Week 15, 2016 - Connected devices; cars; rockets; encryption

By (8 minutes read)

Connected devices don’t do a lot when their servers are shut down, Tesla’s new car, encryption, and rocket landings.

When the IoT fails you

Smart devices of all sorts are heading our way, and while I mentioned a couple weeks ago how great the Amazon Echo seems to be this week brings a look at what happens when a product fails.

Nest, an Alphabet1 company, is closing down one of its products. Specifically, a home automation device that manages other devices. This is of course a decision they can make, but it brings about a situation similar to when Mailbox was shut down. Except, this time it’s not a free app that stops working, but an expensive device that becomes a paperweight. This isn’t the kind of behavior that inspires trust in Nest, and I think it really is a bad move towards their customers.

Instead of focusing on how terrible this is though, let’s have a look at how this came to be. Now, there are some signs that Nest isn’t in the best situation they’ve ever been right now, despite having built (and bought) several great products in the past. I don’t want to wade into the debate of whether Nest is really in big trouble (which I believe isn’t a major problem as long as Alphabet’s top trusts them), and I think this move is more emblematic of the entire Internet of Things or connected devices industry.

In many ways, that whole industry is currently in the “let’s throw things at the wall and see what sticks” stage of its life2. Compared to traditional computing devices, IoT devices are cheap. There are quite a few exceptions to this, and some of those exceptions are ridiculous, but it generally holds true.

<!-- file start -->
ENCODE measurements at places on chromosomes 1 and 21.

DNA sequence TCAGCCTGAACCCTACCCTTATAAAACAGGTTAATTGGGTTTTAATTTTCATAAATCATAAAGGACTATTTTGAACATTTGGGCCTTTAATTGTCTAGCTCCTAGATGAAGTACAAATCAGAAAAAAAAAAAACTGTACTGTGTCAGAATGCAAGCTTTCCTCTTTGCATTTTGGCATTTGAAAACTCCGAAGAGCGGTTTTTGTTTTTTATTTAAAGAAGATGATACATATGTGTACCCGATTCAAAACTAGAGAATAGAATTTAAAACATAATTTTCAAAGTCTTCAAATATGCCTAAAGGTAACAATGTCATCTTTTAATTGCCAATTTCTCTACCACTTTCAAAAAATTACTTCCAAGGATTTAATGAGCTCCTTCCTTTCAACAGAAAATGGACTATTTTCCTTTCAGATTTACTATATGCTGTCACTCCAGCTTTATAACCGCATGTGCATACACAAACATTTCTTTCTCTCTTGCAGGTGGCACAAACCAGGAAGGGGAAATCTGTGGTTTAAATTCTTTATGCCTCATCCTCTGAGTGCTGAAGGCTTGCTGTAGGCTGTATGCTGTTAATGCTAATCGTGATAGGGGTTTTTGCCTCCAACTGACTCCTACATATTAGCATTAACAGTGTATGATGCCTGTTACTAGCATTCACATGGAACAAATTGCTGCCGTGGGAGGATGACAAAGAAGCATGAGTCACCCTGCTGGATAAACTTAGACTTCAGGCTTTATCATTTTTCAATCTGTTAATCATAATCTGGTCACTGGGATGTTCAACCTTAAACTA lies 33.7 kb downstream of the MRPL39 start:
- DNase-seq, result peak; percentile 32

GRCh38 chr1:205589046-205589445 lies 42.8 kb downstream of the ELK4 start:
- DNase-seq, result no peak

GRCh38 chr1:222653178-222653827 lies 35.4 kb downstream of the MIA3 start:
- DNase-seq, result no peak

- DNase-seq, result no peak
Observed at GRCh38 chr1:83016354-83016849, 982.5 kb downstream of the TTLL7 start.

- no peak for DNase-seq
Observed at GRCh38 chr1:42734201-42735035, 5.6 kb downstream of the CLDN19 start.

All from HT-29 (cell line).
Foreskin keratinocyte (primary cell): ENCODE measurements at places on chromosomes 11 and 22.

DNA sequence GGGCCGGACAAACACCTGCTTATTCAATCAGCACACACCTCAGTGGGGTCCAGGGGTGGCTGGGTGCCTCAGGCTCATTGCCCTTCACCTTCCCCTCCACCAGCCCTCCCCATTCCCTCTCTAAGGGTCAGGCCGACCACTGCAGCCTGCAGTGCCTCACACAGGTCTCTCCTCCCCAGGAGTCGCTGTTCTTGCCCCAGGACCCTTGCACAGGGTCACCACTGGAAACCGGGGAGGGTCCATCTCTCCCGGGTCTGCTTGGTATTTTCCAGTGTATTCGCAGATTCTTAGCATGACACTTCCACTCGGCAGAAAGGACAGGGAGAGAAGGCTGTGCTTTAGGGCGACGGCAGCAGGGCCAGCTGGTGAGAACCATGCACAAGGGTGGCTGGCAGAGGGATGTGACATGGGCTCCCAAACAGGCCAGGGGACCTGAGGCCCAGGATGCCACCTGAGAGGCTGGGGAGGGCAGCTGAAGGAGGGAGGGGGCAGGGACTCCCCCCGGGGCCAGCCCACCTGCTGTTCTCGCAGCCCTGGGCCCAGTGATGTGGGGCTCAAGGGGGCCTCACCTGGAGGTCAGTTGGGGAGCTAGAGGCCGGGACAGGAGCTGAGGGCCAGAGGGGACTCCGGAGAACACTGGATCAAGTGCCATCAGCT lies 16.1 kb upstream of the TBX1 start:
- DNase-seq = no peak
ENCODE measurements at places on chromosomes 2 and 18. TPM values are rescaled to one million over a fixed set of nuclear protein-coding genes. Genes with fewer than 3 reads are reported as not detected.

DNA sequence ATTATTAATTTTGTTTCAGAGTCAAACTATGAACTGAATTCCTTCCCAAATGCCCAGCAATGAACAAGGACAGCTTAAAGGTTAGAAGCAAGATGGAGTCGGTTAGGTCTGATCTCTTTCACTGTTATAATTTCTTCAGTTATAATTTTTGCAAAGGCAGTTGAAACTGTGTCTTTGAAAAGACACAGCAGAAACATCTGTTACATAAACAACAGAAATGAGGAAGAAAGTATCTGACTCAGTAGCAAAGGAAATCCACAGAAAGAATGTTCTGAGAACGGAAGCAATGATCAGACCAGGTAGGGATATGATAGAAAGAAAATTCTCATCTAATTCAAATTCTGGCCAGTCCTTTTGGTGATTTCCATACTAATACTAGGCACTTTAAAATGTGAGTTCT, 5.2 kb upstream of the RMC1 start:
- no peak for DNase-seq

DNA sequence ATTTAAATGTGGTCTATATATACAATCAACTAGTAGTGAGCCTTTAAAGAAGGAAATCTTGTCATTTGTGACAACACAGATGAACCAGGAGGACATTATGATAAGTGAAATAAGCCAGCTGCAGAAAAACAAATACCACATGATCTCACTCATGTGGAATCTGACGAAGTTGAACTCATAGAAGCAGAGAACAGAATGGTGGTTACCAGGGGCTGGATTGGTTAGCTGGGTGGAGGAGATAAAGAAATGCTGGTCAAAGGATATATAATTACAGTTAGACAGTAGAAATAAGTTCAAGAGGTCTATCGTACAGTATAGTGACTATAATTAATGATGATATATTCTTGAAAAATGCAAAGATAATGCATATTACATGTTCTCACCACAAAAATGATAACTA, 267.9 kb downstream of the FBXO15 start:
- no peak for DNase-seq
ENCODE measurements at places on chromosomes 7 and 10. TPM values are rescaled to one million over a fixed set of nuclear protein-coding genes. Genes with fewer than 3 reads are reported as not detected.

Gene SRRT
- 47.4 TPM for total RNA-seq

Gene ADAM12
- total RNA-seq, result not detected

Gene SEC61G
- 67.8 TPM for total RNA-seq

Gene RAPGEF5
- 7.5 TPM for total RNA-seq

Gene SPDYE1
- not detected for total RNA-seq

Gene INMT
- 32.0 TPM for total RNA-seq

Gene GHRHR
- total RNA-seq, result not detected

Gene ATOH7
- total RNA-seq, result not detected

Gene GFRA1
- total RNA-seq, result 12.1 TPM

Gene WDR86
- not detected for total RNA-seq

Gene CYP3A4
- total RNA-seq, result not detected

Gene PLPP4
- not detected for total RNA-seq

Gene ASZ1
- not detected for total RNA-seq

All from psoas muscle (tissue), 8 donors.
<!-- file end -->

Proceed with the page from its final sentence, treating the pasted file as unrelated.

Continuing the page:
These devices often have a single function, and at a time when you can get Raspberry Pie type hardware for the price of a coffee that means there really isn’t a big investment that needs to be made at the hardware level. Don’t get me wrong, I’m not saying it’s easy to design them, let alone design them well, and scaling production to meaningful numbers is a completely separate issue.

But if you combine the low hardware costs with cloud based infrastructure you can see how the costs for building something like this are minimal. But minimal is not nothing, and over time the fixed costs will stay up while your product might not be selling much anymore. And at that point a manufacturer needs to decide whether they want to support their loyal customers or cut their losses. Obviously, as it depends on those services staying up, in many cases this will mean that a device you bought will no longer work. Whether that’s your button for ordering new laundry powder, your thermostat, or any Kickstarter project you thought had great potential.

The thing with throwing stuff at the wall is that most thing don’t stick. And if you’re an early adopter that means you’ll get bitten by these failures3. That is sad, both for the people who created those things as well as for the ones who bought them, but there is also not much you can do about it. Everyone tries to lock in a part of the market, but at some point this will probably stabilize. When that happens a lot of these devices will become interchangeable and use common APIs.

Until then, using any of these devices remains a bit of a gamble. It’s just that what they promise is so compelling that you can’t stop buying them anyway.

The new Tesla 3

I’m not much of a car person, I neither own one nor feel like I should. That doesn’t stop me from being interested in Tesla though, so I did pay attention to Elon Musk’s announcement of their new Model 3.

The reason I’m interested in Tesla is because they’re currently at the forefront of the electric car market, and that is where cars seem to be headed. For better or worse, cars aren’t going away any time soon and while I’d love it if self-driving cars showed up soon that doesn’t seem to be happening either.

In the electric car market Tesla appears to be ahead of every other car manufacturer4, and by a pretty decent margin. Whether they stay ahead, let alone with a big margin, is something that we’ll have to find out when the traditional car manufacturers seriously start producing electric cars. In the meantime, Tesla has a proven track record and therefore has a head start.